I’ll keep speaking out, writing, blogging, and working at MSNBC. At some point, I would love to help get a woman elected in some capacity. I would love to work for a female candidate running for President as a Republican. My biggest dream in my lifetime is to see a woman President.
Would you ever consider running for office?
I don’t think that I could get elected since I’ve lived my life so openly. I grew up in the public eye, so there are many things documented about me, and they aren’t always pretty and glamorous. Unfortunately, to run for office in this country, you have to have this perfect narrative, which I sway so far from. In this book, I admit to smoking weed. Is that something voters would vote for? I don’t know. We demand such perfection from our politicians, which is why I think they ultimately become quite boring. Perfection is boring.
Besides your father, who are your favorite politicians?
Chris Christie, Marco Rubio. Michele Bachmann, which I know will surprise people because she’s quite conservative. I met her in person and interviewed her recently and really respect her. Hillary Clinton, because I love a strong woman in politics even though I don’t agree with her. Joe Lieberman, Lindsey Graham; love them. Nikki Haley and what she did for Mitt Romney. Obviously Mitt Romney—I’ll give him a big shout out as well.
It’s known that Laura Ingraham and Rush Limbaugh have criticized you. How do you deal with the media’s criticism?
It’s become such a part of my life starting from when I was very young. My second column I ever wrote was after Laura Ingraham basically called me fat on national television. I opened up about how hard it is to be called fat, ugly, and a slut when you speak out in politics. I have a great support group of friends, family, and a lot of young people on the internet. I get many amazing tweets and comments on my blog and personal website. Anytime I’m feeling sad, I concentrate on the positive. It’s not easy; I don’t think you ever really get used to or get over criticism.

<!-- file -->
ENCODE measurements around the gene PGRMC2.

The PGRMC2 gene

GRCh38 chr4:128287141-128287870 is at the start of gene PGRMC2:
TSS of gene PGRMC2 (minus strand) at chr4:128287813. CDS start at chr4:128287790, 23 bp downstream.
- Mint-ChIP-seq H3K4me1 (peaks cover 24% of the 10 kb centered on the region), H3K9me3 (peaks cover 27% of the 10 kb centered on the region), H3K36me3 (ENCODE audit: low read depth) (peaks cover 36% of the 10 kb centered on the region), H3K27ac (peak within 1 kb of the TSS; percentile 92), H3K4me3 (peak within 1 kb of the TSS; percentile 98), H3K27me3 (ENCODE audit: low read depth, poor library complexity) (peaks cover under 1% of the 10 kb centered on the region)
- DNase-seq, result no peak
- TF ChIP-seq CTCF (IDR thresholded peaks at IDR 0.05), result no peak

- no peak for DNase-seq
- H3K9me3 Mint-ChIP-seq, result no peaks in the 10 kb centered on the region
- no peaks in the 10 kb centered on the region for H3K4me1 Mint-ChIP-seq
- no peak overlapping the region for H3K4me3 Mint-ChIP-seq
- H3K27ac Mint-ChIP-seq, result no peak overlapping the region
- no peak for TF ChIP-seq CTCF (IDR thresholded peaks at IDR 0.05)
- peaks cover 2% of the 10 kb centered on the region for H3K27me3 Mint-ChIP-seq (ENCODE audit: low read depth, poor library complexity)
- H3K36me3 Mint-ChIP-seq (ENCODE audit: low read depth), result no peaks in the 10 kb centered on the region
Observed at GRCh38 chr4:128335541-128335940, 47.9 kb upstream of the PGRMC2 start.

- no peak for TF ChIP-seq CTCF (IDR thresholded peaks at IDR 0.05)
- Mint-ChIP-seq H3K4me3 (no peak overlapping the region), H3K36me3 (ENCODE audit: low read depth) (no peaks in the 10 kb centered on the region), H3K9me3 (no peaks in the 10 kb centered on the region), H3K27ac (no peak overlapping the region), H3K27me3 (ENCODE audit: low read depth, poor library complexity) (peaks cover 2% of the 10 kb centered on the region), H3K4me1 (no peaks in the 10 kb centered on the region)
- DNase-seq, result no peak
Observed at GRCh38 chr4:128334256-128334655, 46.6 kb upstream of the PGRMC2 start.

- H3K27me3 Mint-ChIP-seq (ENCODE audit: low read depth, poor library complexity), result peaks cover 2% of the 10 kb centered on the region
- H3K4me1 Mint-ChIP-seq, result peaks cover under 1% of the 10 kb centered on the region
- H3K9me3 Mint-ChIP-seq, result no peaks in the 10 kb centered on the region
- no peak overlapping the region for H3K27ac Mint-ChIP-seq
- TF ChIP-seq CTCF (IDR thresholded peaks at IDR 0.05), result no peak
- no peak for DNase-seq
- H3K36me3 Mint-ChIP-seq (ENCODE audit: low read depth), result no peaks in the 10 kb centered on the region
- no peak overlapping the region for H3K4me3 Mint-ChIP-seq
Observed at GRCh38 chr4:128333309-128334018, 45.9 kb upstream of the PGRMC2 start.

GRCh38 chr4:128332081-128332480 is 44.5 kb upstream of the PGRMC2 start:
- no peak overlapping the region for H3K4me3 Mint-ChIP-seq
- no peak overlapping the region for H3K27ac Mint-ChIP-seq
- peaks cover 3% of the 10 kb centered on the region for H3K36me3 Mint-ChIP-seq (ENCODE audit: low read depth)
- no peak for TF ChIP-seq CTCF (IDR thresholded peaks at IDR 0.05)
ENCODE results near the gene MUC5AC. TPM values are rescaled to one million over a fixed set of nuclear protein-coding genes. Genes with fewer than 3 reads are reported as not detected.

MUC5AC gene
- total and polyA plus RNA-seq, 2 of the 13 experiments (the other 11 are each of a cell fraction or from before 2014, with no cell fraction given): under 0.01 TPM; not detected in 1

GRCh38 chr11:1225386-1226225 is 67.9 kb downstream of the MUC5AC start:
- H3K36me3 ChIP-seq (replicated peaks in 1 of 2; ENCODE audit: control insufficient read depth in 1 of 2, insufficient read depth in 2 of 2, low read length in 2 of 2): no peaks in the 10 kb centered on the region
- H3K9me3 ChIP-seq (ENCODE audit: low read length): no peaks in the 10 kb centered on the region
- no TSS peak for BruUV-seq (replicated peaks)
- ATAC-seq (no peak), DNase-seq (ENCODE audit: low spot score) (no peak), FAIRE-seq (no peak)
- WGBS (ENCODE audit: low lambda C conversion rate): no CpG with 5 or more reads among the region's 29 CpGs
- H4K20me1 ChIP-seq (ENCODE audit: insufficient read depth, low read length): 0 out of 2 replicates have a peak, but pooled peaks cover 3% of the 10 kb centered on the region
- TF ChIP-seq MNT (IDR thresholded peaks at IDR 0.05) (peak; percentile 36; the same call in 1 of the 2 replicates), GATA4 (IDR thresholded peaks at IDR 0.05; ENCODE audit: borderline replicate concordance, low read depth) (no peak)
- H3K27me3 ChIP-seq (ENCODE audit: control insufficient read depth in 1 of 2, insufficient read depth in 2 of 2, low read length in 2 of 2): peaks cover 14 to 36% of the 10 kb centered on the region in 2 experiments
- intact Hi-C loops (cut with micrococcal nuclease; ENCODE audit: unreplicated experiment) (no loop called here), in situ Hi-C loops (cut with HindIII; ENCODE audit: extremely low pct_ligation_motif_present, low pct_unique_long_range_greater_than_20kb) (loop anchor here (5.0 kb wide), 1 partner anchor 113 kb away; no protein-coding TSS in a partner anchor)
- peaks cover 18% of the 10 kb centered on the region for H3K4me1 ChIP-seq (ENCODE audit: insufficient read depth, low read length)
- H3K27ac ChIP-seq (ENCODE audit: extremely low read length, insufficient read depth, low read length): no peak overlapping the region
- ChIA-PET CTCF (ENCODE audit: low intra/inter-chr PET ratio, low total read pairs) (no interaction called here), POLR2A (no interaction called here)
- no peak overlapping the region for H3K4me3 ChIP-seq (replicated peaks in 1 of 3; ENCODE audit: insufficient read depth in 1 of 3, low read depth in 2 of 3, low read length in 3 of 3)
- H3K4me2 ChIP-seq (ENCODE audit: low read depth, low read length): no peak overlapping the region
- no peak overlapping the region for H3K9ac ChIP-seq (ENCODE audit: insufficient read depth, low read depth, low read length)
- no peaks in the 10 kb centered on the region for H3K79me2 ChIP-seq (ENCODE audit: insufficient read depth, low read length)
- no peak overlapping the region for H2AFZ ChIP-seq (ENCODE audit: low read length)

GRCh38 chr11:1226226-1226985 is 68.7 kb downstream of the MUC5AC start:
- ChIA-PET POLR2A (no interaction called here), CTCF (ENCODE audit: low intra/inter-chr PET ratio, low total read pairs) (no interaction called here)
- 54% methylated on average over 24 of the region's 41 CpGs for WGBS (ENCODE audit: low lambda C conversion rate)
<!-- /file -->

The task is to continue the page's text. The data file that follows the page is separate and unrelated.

You studied at Columbia University and now live in the West Village. Do people recognize you in the city?
If I come from MSNBC and am all done up with hair and makeup and wearing a dress or suit, people will. I have two wardrobes in my closet. One is politics Meghan, which I wear on TV or to give speeches. The other is punk Meghan, when I wear concert t shirts and dress casual. I barely wear makeup on my off time.
In your memoir, you said that you’ve been at every Republican Convention since your mother was pregnant with you at Reagan’s in 1984. Will you be at this year’s?
I think I will! My mom is hosting a party and I’m going to help her with it. Hopefully I will be covering it either for The Daily Beast or MSNBC.
You have said that people come up to you and say, “Things would be so different if your father was President.”
People say that a lot and I don’t know if people are nostalgic of what could have been because things are still not going well and unemployment is at 8.4 percent. I don’t know how many times they actually mean it, or they are just trying to come up with something to say. I reply, “Thank you, I appreciate your support.” There’s not really much else to say.
Join Meghan and Michael at the Bryant Park Reading Room on Wednesday, July 11th at 12:30 pm for a talk and singing as part of Word for Word Author series.